Those Shoes: Vittoria Rock mtb

I haven't completely given up on the fast life, so I want a shoe what will keep me out of the slow lane. For what cycling shoes cost, I certainly do not want to buy a new pair every year, so I want a shoe that is durable, nor do I want something that will contribute to leg fatigue on those longer hillier rides, or have me hobbling around afterwards because they are just plain uncomfortable.Those are the three characteristics I look for in a good cycling shoe - performance, durability and comfort. I guess style makes the list as well, though a ways down from the other three - I am that guy who prefers teeshirts and shorts, remember.

Anyway, these are the brand new Vittoria Rock mtb shoes, I mentioned picking up at the Encino Velodrome quarterly swap meet a few days ago. They combine all three of those most important qualities I look for. Rubber at the toes and, typical of Vittoria shoes, the hard plastic (lower half) of the heel keep those two fast-wearing areas from opening up prematurely. The combination ratchet and wire closure mechanisms allow for good secure fit - important for both performance and comfort. The wire dial, though considerably larger that the dials on Vittoria's road shoes, also seems to work significantly better.

You know, for years and years, shoe manufacturers' one concession  to comfort was to let the wearer buy an aftermarket insole insert from the local drugstore. The insides of those model shoes tended to be board flat and thin, bolt those cleats on a little too tightly and you would feel each one on the balls of your feet. Look inside these shoes and you will notice the extra padding for comfort and support where you want it (and did this just start to sound like a bra commercial?) The mesh venting helps keep your dogs cool and dry, as I found out when I chose a deeper passage through a stream crossing on their maiden voyage.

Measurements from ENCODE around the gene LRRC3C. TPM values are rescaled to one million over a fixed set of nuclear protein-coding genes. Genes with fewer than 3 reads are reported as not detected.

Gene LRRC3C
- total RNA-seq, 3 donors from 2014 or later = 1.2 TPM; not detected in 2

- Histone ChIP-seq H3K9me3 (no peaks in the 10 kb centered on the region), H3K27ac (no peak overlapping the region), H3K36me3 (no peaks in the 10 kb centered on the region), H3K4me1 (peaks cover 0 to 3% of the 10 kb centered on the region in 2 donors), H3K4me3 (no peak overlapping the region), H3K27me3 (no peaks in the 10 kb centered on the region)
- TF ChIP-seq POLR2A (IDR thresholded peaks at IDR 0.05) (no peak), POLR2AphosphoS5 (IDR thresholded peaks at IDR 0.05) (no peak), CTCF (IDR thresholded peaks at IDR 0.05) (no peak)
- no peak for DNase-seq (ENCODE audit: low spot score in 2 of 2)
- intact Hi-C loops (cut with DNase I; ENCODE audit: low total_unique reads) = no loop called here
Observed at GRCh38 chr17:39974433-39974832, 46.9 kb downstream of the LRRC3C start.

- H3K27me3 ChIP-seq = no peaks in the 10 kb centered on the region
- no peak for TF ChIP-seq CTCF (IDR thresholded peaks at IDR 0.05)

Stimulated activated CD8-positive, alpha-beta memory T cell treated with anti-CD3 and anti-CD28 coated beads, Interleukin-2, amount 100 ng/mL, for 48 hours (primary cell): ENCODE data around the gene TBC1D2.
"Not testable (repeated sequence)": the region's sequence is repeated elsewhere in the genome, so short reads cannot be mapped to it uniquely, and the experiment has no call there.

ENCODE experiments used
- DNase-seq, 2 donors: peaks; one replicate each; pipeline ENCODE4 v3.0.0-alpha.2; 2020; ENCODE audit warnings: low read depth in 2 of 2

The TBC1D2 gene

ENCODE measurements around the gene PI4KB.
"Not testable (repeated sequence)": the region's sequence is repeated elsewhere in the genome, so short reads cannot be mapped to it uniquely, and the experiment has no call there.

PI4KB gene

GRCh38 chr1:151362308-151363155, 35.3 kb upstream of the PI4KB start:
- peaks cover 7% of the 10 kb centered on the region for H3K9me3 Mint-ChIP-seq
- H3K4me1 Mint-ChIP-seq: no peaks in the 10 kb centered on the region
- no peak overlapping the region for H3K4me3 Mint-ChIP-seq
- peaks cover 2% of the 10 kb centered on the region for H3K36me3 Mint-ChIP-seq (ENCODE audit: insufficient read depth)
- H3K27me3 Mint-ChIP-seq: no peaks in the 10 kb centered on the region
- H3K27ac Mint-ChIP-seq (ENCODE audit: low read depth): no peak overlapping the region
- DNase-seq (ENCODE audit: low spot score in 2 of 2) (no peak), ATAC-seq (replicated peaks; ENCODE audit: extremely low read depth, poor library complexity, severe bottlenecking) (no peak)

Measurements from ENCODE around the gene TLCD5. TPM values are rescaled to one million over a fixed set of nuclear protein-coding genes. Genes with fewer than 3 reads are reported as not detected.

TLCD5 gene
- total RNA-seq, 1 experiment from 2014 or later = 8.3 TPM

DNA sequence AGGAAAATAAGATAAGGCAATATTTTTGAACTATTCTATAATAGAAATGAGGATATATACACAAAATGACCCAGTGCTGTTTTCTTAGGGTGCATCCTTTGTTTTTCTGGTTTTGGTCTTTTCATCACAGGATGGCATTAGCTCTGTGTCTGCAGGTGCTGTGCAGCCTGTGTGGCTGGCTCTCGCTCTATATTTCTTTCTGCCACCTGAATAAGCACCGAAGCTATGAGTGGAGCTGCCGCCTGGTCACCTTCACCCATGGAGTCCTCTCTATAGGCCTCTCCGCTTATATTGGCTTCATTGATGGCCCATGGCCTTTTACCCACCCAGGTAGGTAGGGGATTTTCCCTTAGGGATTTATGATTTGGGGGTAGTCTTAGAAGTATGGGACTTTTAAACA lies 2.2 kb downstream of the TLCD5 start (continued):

The Rock mtb shoes come with a little packet of studs that screw into the sole at the front - I haven't decided what they are for yet, but don't think they would do much for traction (unless you are maybe in snow), so perhaps they add an extra level of protection against rocks while pedaling, much like a chainring bash guard does. I don't know.

Vittoria may not be quite as widespread a name that some of the other manufacturers are but, whether you ultimately decide to go another route with your shoe choice, don't overlook the Vittoria Rock mtb shoes. They have a lot going for them.